8.2 Reading Disorders
Reading models can often be informed by data from people with reading disorders. In studying such disorders, we must differentiate between (those that arise from brain trauma, stroke or injury), and (those that may arise from disruption to the developmental of reading faculties). These generally result from injury to the left hemisphere. If the dual-route model is accurately capturing the reading process, then we should be able to find patients who have damaged one route without impairing the other. The evidence for such double disassociations in reading aloud task shows strong support for dual-route models.
Patients with have an impairment in reading irregular words. For example, they would have difficulty reading “quay” but can read regularly spelled words such as “dog.” They often over-regularize when reading aloud but can read regular words and regularly spelled non-words easily. In other words, the dual-route model would predict that their lexical route is impaired while the non-lexical route is intact.
Patients with are unable to read regularly spelled nonwords. However, they are able to read equivalent words. This suggests an impairment with the non-lexical (grapheme-to-phoneme) route.
often resemble phonological dyslexics in that these patients have difficulty with non-words. However, they also make semantic errors where they produce words that are related in meaning with the word they were supposed to read. Coltheart (1980) lists 12 characteristics of this disorder:
- Semantic errors
- Visual errors
- Substitution of incorrect function words
- Derivational errors
- Inability to pronounce non-words
- Imageability effect
- Ability to read nouns more easily than adjectives
- Ability to read adjectives more easily than verbs
- Ability to read content words more easily than function words
- Writing impairment
- Impaired auditory short-term memory
- Context-dependant reading ability
Reading in Other Languages
Languages with transparent scripts, such as Italian and Spanish, exhibit phonological and deep dyslexia but not surface dyslexia (Patterson, Marshall, & Coltheart, 1985a, 1985b). However, interesting observations can be made in language that have more than one script. Take Japanese, for instance, which has a syllabary () and a logographic script (). In the latter, no information is available about pronunciation as the symbols stand for the word. As seen in Figure 8.5, while kana can allow for non-lexical grapheme-to-phoneme processing, kanji would only access the lexical route. Therefore, a type of surface dyslexia is found in Japanese where patients cannot read kanji but can process kana. Phonological dyslexia in Japanese results in patients being able to read both kana and kanji but bot able to process non-words written in kana. This suggests that while the neuropsychological mechanisms for reading are common to all human beings, there may be contextual differences brought out by the features inherent in a particular language’s writing system.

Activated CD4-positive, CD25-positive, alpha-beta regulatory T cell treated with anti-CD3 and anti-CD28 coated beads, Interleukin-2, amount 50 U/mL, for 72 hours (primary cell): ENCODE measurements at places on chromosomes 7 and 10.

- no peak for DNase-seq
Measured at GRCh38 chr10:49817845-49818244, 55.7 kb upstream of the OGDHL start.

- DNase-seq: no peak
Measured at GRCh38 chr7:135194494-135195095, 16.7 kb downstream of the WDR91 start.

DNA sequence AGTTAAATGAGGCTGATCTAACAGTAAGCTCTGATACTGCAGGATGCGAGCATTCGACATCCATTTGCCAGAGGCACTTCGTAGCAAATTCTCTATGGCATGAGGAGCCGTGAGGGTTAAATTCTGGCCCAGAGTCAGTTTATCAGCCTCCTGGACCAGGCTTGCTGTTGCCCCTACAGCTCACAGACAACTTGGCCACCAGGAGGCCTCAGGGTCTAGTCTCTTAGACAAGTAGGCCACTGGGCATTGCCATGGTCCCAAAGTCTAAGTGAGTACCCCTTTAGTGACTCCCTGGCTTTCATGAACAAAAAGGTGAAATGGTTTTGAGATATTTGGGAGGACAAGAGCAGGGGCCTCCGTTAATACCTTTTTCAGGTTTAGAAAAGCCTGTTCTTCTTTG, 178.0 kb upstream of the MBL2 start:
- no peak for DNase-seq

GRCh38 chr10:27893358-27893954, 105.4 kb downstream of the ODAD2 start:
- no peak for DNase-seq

Canada has its own syllabic writing system used to write languages such as Algonquian and Inuit. In this writing system, the orientation and size of the letters is what modifies the pronunciation rather than other diacritics.
- Think of which route would be used to read words and non-words in these languages.
- How would you recognize surface and phonological dyslexia in these languages?
- What mechanisms may be needed to process size and orientation in the grapheme-to-phoneme system?
- Figure 8.5 Using the Dual-route Model in Japanese by Dinesh Ramoo, the author, is licensed under a CC BY 4.0 licence.
A medical condition that develops after conception.
A group of disorders originating in childhood with serious impairment in various areas of functioning.
A disorder which manifests as reading difficulties.
A reading disability which mainly affects the ability to recognize whole words, but can be eased by using pronunciation rules to read words.
A reading disability which mainly affects the reading of novel non-words while preserving the ability to read familiar words.
A reading disorder where patients substitute semantically similar words.
Syllabaries used to write Japanese phonological units.
Chinese characters adopted to write Japanese.